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week5-1_Econ2101_S1_2009

Course: ECON2101 2101, Spring 2012
School: UNSW
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and Technology Profit Maximization Instructor: Dr. Arghya Ghosh (a.ghosh@unsw.edu.au) Office Hours: Wed, 1pm 4pm, ASB 406 Weeks: 5 8, 11-12 Theme: Production, Firms, Market Structure Chapter 18: Technology Chapter 19: Profit Maximization Technology Technology Technology describes how inputs are converted output. Production Functions Isoquants Marginal Product Returns to Scale Technical rate of substitution...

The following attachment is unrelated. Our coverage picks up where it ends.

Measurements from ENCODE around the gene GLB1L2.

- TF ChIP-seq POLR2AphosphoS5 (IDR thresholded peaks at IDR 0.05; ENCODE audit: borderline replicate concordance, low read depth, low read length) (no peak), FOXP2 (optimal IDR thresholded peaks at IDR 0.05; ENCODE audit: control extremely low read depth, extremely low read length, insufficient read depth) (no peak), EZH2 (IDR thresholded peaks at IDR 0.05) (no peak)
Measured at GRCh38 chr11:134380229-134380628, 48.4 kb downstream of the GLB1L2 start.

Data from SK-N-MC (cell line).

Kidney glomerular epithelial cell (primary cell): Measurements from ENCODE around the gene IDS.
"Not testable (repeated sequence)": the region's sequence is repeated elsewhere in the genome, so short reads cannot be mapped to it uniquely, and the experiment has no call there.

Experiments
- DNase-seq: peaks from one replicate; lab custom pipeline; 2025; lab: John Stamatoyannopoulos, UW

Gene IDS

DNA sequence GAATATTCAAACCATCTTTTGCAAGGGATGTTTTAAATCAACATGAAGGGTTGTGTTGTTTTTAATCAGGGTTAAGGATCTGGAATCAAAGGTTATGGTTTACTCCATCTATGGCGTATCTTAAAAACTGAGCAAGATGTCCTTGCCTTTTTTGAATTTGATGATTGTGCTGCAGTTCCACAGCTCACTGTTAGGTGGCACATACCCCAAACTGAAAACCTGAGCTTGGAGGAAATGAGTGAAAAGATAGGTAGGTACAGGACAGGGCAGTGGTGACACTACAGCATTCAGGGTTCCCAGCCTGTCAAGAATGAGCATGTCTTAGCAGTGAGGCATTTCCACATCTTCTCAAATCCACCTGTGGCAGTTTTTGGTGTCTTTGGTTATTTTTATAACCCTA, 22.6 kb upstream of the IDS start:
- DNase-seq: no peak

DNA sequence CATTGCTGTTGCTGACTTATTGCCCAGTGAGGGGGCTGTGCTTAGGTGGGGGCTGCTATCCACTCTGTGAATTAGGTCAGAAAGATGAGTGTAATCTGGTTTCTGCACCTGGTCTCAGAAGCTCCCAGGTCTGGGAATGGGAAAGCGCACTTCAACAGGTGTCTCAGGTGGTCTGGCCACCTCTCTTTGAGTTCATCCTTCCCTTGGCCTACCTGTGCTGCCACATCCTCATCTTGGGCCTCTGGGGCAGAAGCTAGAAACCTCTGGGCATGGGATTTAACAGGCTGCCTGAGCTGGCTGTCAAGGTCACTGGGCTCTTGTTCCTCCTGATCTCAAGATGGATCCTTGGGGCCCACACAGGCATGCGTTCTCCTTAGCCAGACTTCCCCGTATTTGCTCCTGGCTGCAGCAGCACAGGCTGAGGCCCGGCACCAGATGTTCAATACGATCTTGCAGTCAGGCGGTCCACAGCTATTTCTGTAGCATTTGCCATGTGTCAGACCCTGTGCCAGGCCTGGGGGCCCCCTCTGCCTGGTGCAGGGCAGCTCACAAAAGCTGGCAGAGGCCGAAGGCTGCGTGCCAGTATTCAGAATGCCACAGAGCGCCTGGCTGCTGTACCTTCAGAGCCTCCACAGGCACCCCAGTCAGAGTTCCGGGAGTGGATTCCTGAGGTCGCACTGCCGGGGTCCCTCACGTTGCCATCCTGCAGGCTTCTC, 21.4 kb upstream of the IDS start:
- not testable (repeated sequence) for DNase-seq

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and Technology Profit Maximization Instructor: Dr. Arghya Ghosh (a.ghosh@unsw.edu.au) Office Hours: Wed, 1pm 4pm, ASB 406 Weeks: 5 8, 11-12 Theme: Production, Firms, Market Structure Chapter 18: Technology Chapter 19: Profit Maximization Technology Technology Technology describes how inputs are converted output. Production Functions Isoquants Marginal Product Returns to Scale Technical rate of substitution Long run and short run Lecture is being produced by using computer, projector, software, labour PRODUCTION FUNCTION: The maximum amount of output (y) one can produce using inputs x1, x2 , y = f(x1, x2 , ) WEEK 5-1 ECON2101 S1 2009 WEEK 5-1 One input, one output y = f(x) is the production function. y = f(x) y = f(x) is the maximal output level obtainable from x input units. x Input Level WEEK 5-1 ECON2101 S1 2009 S1 2009 Production Function with more than one input Production Function y ECON2101 Labour and Capital used for manufacturing production Labour and Land for agricultural production How are different factors/inputs combined to produce output? ISOQUANTS : combination of different inputs that produce same level of output x WEEK 5-1 ECON2101 S1 2009 1 Fixed Proportion Production Fn Fixed Proportion Isoquants Y = Digging holes , X1 = labourers, X2 = shovels Y = min (X1, X2) , X1 = 1, X2 = 1; Y = min (1,1) = 1 X1 = 2, X2 = 1; Y = min (2,1) = 1 X1 = 1, X2 = 2; Y = min (1,2) = 1 (1,1), (1,2), (2,1) . all these combinations produce 1 unit of output. Two inputs need to be used in fixed proportion. Adding more of one without having more of the other does not help WEEK 5-1 ECON2101 S1 2009 Perfect Substitutes WEEK 5-1 ECON2101 S1 2009 Perfect Substitutes Isoquants Y = X1 + X2 , X1 = 1, X2 = 1; Y =2 Y =2 X1 = 0, X2 = 2; Y =2 X1 = 2, X2 = 0; (1,1), (0,2), (2,0) . all these combinations produce 2 units of output. Two inputs are perfect substitutes Grading multiple choice exams: labour and capital (machine) are perfect substitutes WEEK 5-1 ECON2101 S1 2009 Cobb-Douglas Production Function b y = Ax1 x2 a Let a = , b = and A =1. Find input combinations such that y = 2. WEEK 5-1 ECON2101 S1 2009 Cobb-Douglas Isoquants Different combinations of (x1, x2) that yield y = 2 x2 x'2 1 2 = x1 x2 / 2 1/ 2 x1 = 1, x2 = 4; x1 = 4, x2 = 1; x1 = 2, x2 = 2; Note if x1 or x2 = 0, y = 0. Thus both inputs are essential WEEK 5-1 ECON2101 S1 2009 x" 2 y= 2 x' 1 x" 1 WEEK 5-1 ECON2101 x1 S1 2009 2 Marginal Product Computing Marginal Product (MP) The marginal product of any input i is the rate of change of the output level as the level of input i changes. 1 f (L, K) = L / 3K2/ 3 Production function: y = f(L,K) y Marginal product of labour (MPL) is L = Marginal product of capital (MPK) is f ( L, K ) L y f ( L, K ) = K K Properties (that typically hold) Marginal product of L depends on K and similarly marginal product of K depends on L Diminishing Marginal product --- MPL declines as L increases. MPK declines as K increases WEEK 5-1 ECON2101 S1 2009 Returns to Scale ECON2101 S1 2009 Returns to scale: an example Consider Note, for Cobb-Douglas technology MPL increases as K increases MPL diminishes as L increases 2 MP f (L, K ) 2 f ( L, K ) L = = L5/ 3 K 2/ 3 < 0 = L2 9 L L L WEEK 5-1 ECON2101 S1 2009 Returns to Scale (contd.) Marginal product describe the change in output level as a single input level changes Returns-to-scale describes how the output level changes as all input levels change in direct proportion (e.g. all input levels or halved). WEEK doubled, 5-1 f (L, K) 1 2 / 3 2 / 3 = L K >0 L 3 MPL is f ( L, K ) = La K b Double L and K. Then Consider the production function y = F(L,K) Increase t fold where t > 1 Constant returns to scale (CRS) if F(tL, tK) = tF(L,K) Increasing returns to scale (IRS) if F(tL, tK) > tF(L,K) Decreasing returns to scale (DRS) if F(tL, tK) < tF(L,K) WEEK 5-1 ECON2101 S1 2009 Technical Rate of Substitution At what rate can a firm substitute one input for another without changing its output level F(2L,2K)= ( 2L)a( 2K)b = 2a+b La K b = 2a+b F(L, K) Constant returns to scale if a + b = 1 Increasing returns to scale if a + b > 1 Decreasing returns to scale if a + b <1 WEEK 5-1 ECON2101 S1 2009 WEEK 5-1 ECON2101 S1 2009 3 Technical rate of substitution(contd.) To compute TRS output level must remain unchanged. Thus dy = 0 This implies Technical rate of substitution The slope is the rate at which input 2 must be given up as input 1s level is increased so as not to change the output level. The slope of an isoquant is its technical rate-of-substitution. x2 f ( L, K ) f ( L, K ) dL + dK = 0 L K Rearranging we get the TRS TRS = f ( L, K ) dK MPL = L = f ( L, K ) dL MPK K WEEK 5-1 ECON2101 S1 2009 Technical rate of substitution Compute TRS at K = 1, L = 4 for a CobbDouglas production function f(L,K) L / 3K 2 / 3 =1 MPL = MPK = 1 f(L,K) = L 2 / 3 K 3 L 2 f(L,K) = L1 / 3 K 3 K 2/3 1 / 3 TRS = - (MPL/MPK) = - (K/2L); At L = 4, K = 2, the TRS is 1/8 WEEK 5-1 ECON2101 S1 2009 Long run and the short run (contd.) Suppose y = f(x1, x2) Consider a short run where x1 is variable x2 is fixed. Note, depending on the level of x2, the short run production function changes. WEEK 5-1 ECON2101 S1 2009 x'2 y x' 1 WEEK 5-1 x1 ECON2101 S1 2009 Long Run and the Short run The long-run is the circumstance in which a firm is unrestricted in its choice of all input levels. A short-run is a circumstance in which a firm is restricted in some way in its choice of at least one input level. In a manufacturing firm that employs capital and labour, capital (K) might be fixed in the short run but variable in the long run WEEK 5-1 ECON2101 S1 2009 Short run production functions y = f ( x1 , x2 ) = x1/ 3 x2 / 3 WEEK 5-1 ECON2101 S1 2009 4 Profit maximization Preliminaries Short run profit maximization Long run profit maximization Factor demand curves WEEK 5-1 ECON2101 S1 2009 Short run profit-maximization Suppose x2 is fixed in the short run What is the level of x1 that maximize profits? Example: A manufacturing firm uses labour (L) and capital (K) to produce its own output. Suppose capital is fixed in the short run. How much labour should it employ? To answer that first we need to find out the benefit and cost from employing an extra unit of labour. WEEK 5-1 ECON2101 S1 2009 Preliminaries Output level y = f(x1,x2) Product price p Revenue = py = pf(x1,x2) Inputs: x1,x2. Input prices: w1,w2. Costs = w1x1 + w2x2 Profits = Revenue Costs = pf(x1,x2) - w1x1 - w2x2 Taking p, w1 and w2 as given each firm chooses x1,x2.to maximize Profits WEEK 5-1 ECON2101 S1 2009 Thinking clearly Production function y = f(L,K) where K is fixed in the short run. As a owner you are contemplating whether to employ a bit more L. Let w denotes the wage rate. Increase in output: dy = (MPL) X dL Increase in revenue: pdy = p X MPL X dL Increase in cost: w X dL Optimum: p X MPL = w WEEK 5-1 ECON2101 S1 2009 Next Profit maximization (contd.) Pages: 339 345, Chapter 19, Varian 5